Monday is signified as Opening Day, which for the 2017 Minnesota Twins is unfortunate. This is a franchise much more desperate for closure than the false promise of a baseball holiday.

The 2016 version of the Twins earned the right to be called the worst in franchise history. The Boys of Spring posted the worst winning percentage in the Minnesota version of the franchise, and the worst since the 1955 Washington Senators were inspiring jokes.

The 2016 Twins — playing in a still-beautiful ballpark, coming off 83 victories and stocked with promising young players — managed to perform even worse than Twins teams that admitted they weren’t trying to compete.

Remember 1995? Andy MacPhail had seen the advent of competitive imbalance and fled to Chicago, the team’s run as the most admired in baseball had ended, Terry Ryan traded everyone he could before the end of August and the team actually tried a platoon of Jerald Clark and Kevin Maas at first base. But that team was better than the 2016 Twins.

Remember 1998? Twins ownership had decided to play “studio” baseball, meaning a minimal investment in players. Otis Nixon celebrated his 98th birthday in a Twins uniform and played 110 games. But that team was better than the 2016 Twins.

The 2016 Twins lost their first nine games and wasted another summer at Target Field. Ownership fired Ryan and hired Derek Falvey and Thad Levine to mop up the mess. And what has transpired since “Falvine” took over is almost as remarkable as what preceded their arrival:

They have done close to nothing.

The business side of the franchise is withering. Ownership is embarrassed. The manager knows he’s likely a lame duck. The All-Star closer, who has been this team’s most effective player for most of the past four seasons, might be near the end of his career. Expectations are as low as they have been since the 1990s.

Falvine responded by signing a catcher known for pitch-framing.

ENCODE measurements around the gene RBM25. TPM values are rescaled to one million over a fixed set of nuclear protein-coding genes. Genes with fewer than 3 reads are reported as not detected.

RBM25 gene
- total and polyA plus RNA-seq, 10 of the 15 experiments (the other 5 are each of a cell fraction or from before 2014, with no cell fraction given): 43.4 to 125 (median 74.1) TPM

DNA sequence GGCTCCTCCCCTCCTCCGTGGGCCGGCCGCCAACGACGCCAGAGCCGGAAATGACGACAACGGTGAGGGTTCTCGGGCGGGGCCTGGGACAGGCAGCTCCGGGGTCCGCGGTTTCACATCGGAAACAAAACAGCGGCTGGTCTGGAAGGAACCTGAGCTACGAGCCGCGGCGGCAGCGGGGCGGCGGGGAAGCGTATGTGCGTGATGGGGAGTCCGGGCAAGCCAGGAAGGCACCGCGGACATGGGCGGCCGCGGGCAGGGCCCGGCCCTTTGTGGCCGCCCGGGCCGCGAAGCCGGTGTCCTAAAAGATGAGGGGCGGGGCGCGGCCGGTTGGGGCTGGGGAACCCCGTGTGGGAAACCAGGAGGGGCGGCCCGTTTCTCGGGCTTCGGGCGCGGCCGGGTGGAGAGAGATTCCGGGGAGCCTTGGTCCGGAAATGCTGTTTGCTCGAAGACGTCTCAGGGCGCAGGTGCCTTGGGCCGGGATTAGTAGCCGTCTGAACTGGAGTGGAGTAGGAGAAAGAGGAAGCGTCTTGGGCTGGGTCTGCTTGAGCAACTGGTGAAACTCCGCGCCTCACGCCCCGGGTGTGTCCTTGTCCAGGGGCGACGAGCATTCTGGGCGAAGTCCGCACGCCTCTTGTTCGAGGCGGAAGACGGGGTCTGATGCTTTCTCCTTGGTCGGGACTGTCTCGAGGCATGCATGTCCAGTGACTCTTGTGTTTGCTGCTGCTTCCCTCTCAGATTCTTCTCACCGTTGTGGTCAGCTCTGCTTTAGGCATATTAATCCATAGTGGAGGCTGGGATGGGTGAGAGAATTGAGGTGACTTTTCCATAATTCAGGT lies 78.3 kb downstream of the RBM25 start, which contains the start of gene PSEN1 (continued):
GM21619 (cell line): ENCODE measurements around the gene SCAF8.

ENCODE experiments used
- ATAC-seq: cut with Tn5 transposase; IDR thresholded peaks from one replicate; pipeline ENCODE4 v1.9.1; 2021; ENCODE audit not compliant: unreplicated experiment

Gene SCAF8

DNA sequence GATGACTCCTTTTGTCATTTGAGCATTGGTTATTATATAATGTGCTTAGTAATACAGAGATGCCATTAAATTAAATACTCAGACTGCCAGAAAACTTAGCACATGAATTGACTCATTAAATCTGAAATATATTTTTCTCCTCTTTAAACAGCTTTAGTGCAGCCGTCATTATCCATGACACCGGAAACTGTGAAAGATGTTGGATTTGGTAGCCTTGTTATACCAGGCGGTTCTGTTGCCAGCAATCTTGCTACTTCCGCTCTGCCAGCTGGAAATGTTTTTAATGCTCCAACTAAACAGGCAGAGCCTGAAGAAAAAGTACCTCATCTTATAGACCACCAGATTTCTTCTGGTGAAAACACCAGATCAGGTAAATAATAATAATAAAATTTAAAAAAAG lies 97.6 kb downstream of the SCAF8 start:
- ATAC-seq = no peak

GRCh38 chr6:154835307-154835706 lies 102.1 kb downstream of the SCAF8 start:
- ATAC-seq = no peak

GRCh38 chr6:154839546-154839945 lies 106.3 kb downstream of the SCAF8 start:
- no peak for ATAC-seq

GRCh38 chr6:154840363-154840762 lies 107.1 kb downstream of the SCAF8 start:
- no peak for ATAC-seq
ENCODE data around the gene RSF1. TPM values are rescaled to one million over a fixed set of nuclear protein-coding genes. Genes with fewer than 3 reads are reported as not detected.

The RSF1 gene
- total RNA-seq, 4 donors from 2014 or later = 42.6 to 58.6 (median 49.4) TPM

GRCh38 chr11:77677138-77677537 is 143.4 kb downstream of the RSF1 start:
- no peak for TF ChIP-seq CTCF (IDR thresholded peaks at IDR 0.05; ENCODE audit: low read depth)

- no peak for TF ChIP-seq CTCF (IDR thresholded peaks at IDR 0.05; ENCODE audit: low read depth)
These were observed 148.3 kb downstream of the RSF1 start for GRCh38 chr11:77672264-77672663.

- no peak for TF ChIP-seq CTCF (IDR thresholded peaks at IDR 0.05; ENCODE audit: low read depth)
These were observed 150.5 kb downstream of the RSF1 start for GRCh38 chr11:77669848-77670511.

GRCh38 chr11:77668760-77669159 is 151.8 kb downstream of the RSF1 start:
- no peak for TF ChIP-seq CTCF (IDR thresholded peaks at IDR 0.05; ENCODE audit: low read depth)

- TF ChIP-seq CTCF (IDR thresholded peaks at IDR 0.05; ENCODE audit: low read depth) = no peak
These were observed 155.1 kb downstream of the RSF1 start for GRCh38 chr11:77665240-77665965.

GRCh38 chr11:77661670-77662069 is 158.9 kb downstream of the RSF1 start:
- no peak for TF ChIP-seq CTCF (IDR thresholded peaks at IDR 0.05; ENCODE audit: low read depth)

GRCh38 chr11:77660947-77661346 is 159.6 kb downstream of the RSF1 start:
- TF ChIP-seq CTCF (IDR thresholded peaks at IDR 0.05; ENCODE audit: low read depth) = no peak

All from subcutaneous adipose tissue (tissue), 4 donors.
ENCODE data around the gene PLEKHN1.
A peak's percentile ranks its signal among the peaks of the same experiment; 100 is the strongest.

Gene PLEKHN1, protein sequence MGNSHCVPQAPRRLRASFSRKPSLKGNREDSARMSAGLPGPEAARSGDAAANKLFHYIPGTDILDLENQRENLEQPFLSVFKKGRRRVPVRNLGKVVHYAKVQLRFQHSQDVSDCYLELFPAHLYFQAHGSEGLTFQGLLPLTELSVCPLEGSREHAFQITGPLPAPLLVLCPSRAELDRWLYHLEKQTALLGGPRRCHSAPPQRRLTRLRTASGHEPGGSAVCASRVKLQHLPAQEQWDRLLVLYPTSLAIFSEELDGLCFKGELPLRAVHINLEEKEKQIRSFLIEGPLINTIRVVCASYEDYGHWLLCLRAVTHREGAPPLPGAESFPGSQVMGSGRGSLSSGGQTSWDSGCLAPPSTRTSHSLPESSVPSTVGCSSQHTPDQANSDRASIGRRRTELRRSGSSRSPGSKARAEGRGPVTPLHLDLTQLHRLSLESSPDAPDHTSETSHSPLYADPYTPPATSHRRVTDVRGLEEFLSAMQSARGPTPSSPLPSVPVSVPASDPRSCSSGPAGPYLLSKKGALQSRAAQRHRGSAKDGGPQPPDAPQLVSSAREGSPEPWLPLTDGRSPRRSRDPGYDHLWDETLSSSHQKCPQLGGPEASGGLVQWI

Their inactivity could be an admission, a complaint, an homage, a cry for help or a cry for patience. Most likely it is all of those.

Falvine know this team has little chance to contend. The 2017 Twins could improve by 20 games and not reach .500.

They know that making one major signing in free agency would make little impact, even if they could persuade a major free agent to sign with a 59-win team, which is unlikely.

They know they are new at their jobs and that the incompetence on display last year buys them time.

They know that despite his mistakes, Ryan amassed an impressive group of young position players who should mature in the next year or two, and that Ryan’s primary fault — failing to develop quality starting pitching — can’t be fixed in one winter. The promise of the position players and the desperation for homegrown pitching both require patience.

Falvey and Levine couldn’t admit this publicly — “This can’t be fixed quickly” would be the worst marketing slogan in sports history — but they might as well spend this season assessing the organization, from Molitor to the last statistical analyst.

Most likely they will begin 2018 with a manager of their own choosing and with a better firsthand understanding of what needs to be done to fix the franchise.

They’re lucky that while doing little they are almost certain to see improvement in the Twins’ quality of play and record. It would be almost impossible to lose 103 games again.

There is no better job in sports than taking over a broken franchise. Mathematically and aesthetically, Falvine’s new team can’t get worse.

 

Jim Souhan’s podcast can be heard at MalePatternPodcasts.com. On Twitter: @SouhanStrib. E-mail: jsouhan@startribune.com